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Ghana Battles Economy, Begins Domestic Debt Swap

Finance Minister Ken Ofori-Atta has been under pressure from lawmakers over his fiscal management. Photo: Monica Schipper / GETTY IMAGES NORTH AMERICA/Getty Images via AFP

December 05, (THEWILL) – Ghana, on Monday, commenced a domestic debt swap, where bonds issued locally will be exchanged for new ones.

Ghana Minister for Finance, Ken Ofori-Atta, said, “Under the Programme, domestic bondholders will be asked to exchange their instruments for new ones.

“Existing domestic bonds as of December 1, 2022, will be exchanged for a set of four new bonds maturing in 2027, 2029, 2032 and 2037.

“The annual coupon on all of these new bonds will be set at 0 percent in 2023, 5 percent in 2024 and 10 percent from 2025 until maturity. Coupon payments will be semi-annual.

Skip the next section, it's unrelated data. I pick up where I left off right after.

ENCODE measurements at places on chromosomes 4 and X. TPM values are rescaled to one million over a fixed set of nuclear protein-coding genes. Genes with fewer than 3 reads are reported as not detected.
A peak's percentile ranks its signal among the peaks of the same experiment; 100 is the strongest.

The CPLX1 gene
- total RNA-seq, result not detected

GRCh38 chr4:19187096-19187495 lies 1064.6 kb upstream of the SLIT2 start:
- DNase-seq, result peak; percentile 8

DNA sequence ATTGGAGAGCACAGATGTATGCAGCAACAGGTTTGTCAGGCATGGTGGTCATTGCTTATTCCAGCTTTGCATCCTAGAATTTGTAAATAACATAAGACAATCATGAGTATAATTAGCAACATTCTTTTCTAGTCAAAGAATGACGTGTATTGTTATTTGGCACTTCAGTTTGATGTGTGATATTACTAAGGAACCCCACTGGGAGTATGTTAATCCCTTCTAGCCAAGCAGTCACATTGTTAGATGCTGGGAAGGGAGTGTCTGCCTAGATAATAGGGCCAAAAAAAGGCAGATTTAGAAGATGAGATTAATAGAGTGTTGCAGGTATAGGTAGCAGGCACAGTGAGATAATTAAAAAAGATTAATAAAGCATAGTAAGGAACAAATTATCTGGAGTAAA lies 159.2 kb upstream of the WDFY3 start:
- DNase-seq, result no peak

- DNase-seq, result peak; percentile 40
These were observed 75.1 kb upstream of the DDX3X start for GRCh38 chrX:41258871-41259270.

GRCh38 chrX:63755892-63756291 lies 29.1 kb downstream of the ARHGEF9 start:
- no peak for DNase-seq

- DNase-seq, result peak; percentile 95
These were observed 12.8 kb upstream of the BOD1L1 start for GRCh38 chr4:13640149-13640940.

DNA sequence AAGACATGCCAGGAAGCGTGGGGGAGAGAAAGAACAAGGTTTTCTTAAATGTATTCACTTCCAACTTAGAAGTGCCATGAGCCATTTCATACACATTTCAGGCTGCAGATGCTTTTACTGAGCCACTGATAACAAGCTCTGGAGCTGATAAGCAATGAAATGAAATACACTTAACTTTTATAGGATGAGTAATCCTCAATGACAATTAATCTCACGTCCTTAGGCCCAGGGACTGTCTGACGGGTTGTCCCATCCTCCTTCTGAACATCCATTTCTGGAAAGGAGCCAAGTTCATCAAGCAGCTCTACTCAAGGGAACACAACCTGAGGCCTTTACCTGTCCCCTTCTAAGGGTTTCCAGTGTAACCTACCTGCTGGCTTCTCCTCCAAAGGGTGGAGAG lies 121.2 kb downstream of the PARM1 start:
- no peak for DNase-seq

“There will be no haircut on the principal of bonds. Individual holders of bonds will not be affected.

“The Government recognizes that our financial institutions hold a substantial proportion of these bonds. As such, the potential impact of this exchange on the financial sector has been assessed by their respective regulators.”

The debt swap is in line with negotiations with the International Monetary Fund (IMF), to restore macroeconomic stability in the shortest possible time and enable investors to realise the benefits of this Debt Exchange.

Ghana has been plagued by a debt management crisis of $54.4bn, up from $32bn in 2017.

A debt sustainability analysis conducted by the IMF and the World Bank in 2021 put Ghana at high risk of external debt distress.

The IMF projects Ghana’s debt-to-GDP ratio will rise to 90.7 percent by the end of 2022 from 31.3 percent in 2011.

The Cedi has plunged more than 50 percent against the US dollar in 2022.

Inflation in Ghana has hit a 21-year-high, while the central bank lifted the lending rate to 27 percent in November.